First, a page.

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God is in the details
“God is in the details.”
- Ludwig Miles van der Rohe (1886-1969)
I recently took a two-week cruising vacation with my family on our sailboat “Family Knot” (Gemini 105Mc). Our goal was to circumnavigate the Delmarva Peninsula, the large East Coast peninsula that contains portions of the states Delaware, Maryland and Virginia. The majority of this trip was confined to the relatively protected waters of the Chesapeake Bay and Delaware Bay, but a portion of the trip required venturing out into the coastal Atlantic Ocean. This was by far the longest cruise my family and I have taken on Family Knot. At the end of our circumnavigation, we had put over 450 miles under the keel. While this little sailing venture would mean little to the likes of Joshua Slocum (“Sailing Alone Around the World” – 1899), it was a significant accomplishment for this Captain and his crew. As an aside, I received numerous raised eyebrows from male sailing cruisers we met at various ports when they noticed my all-female crew, consisting of my wife and three teenage daughters. My wife grew up sailing, my daughters grew up on the boat and I was more than confident in the skills of the crew.
My family and I had many adventures and challenges during this trip. We visited a number of new ports and gunk holes. Parts of the journey that we feared would be difficult, based on cruising guides, such as the Chesapeake – Delaware Canal, turned out to be delightful. Other passages were far less pleasant, such as our route from Cape May, N.J., Ocean City, Md,, that was accomplished with a double reefed mainsail into 20 – 30 knot winds that were right on the nose of the boat (something like riding a bucking bronco for hours). Despite the challenges, we saw aspects of the beauty of this country that can only be appreciated from the water. We had front-row seats for breathtaking sunrises and sunsets, enjoyed traveling with scores of dolphins, and caught a huge 60 + pound Red Drum (Channel Bass) that fed the crew twice, with considerable meat still in the freezer at home.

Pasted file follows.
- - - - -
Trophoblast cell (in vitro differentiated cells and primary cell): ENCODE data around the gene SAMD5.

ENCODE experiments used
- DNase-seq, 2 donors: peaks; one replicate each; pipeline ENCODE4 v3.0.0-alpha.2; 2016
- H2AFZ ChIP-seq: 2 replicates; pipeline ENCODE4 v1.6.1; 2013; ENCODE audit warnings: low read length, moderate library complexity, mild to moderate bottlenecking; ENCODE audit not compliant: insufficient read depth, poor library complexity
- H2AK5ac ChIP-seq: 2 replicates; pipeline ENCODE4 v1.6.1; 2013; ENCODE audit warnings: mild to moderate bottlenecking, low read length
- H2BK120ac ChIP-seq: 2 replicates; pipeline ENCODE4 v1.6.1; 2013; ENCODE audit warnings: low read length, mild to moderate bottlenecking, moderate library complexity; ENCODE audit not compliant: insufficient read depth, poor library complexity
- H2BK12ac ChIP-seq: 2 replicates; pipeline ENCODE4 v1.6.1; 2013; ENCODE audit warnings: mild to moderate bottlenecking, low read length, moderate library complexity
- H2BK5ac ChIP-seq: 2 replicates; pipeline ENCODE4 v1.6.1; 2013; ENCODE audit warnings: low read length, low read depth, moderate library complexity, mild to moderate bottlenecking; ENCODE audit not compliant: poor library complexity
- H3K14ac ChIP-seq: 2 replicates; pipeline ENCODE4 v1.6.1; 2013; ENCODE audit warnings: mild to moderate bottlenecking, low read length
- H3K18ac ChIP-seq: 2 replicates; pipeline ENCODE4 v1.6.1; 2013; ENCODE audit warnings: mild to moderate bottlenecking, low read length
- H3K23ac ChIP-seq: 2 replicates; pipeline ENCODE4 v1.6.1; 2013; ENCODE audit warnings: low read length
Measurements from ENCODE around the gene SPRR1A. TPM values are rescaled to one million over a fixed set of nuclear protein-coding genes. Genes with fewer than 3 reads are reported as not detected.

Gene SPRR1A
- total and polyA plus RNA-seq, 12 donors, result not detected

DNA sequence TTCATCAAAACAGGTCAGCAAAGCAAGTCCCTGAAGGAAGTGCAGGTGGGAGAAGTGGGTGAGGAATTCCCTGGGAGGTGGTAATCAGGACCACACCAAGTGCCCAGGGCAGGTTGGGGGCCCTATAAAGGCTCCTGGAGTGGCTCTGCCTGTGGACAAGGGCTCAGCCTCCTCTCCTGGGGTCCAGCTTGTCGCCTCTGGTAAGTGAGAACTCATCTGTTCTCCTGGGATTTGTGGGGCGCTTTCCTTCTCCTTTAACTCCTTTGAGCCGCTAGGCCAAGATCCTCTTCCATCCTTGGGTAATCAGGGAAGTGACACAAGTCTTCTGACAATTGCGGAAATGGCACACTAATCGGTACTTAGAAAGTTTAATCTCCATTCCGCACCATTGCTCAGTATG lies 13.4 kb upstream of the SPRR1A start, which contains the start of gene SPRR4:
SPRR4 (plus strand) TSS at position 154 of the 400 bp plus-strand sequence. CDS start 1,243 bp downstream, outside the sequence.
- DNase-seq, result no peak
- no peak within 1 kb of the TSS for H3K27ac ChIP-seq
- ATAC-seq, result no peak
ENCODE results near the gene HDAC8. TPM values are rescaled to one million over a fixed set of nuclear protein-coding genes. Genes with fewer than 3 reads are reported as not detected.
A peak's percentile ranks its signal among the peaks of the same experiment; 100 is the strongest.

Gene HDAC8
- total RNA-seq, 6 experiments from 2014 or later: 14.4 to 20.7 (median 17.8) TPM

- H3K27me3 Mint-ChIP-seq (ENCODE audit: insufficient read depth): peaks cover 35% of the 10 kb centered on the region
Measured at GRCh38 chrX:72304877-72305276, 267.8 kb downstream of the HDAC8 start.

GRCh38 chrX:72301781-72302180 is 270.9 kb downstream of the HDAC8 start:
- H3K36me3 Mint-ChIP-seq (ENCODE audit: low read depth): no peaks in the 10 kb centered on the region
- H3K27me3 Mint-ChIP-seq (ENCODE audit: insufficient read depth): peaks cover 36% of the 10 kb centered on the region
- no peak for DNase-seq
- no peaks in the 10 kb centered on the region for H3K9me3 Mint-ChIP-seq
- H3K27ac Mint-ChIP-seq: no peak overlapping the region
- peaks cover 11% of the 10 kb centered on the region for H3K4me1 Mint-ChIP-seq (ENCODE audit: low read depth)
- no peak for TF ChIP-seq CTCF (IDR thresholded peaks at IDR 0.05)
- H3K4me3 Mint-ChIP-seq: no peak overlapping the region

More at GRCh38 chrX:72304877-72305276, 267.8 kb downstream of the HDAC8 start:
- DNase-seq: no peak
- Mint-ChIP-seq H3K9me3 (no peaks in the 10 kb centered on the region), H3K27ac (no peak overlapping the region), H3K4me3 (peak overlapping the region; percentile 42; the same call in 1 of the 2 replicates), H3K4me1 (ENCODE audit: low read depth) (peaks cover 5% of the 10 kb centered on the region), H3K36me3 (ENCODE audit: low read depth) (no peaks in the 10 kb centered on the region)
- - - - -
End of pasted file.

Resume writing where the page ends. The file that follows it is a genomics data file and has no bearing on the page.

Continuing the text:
Throughout the trip, Family Knot performed well in all conditions. Anyone who owns a boat understands the constant maintenance and repair work that is required to safely venture into the watery world. A boat at sail demands constant attention from the crew. Rhythms are established: constant monitoring of instruments, checks of boat systems, protocols for setting sails, rules for changing sails for shifting sea conditions and principles for behavior among the crew are followed. The consequences for violating these rhythms and standards of conduct tend to exact a higher price at sea than they do on land. Leaving items around in the cramped living conditions of a boat is viewed with little good humor from the rest of the crew. Failure to close a drawer or hatch, with the passing of one extra large wave can result in hours of extra work. Life on a small boat tends to bring into focus what is really important in daily life.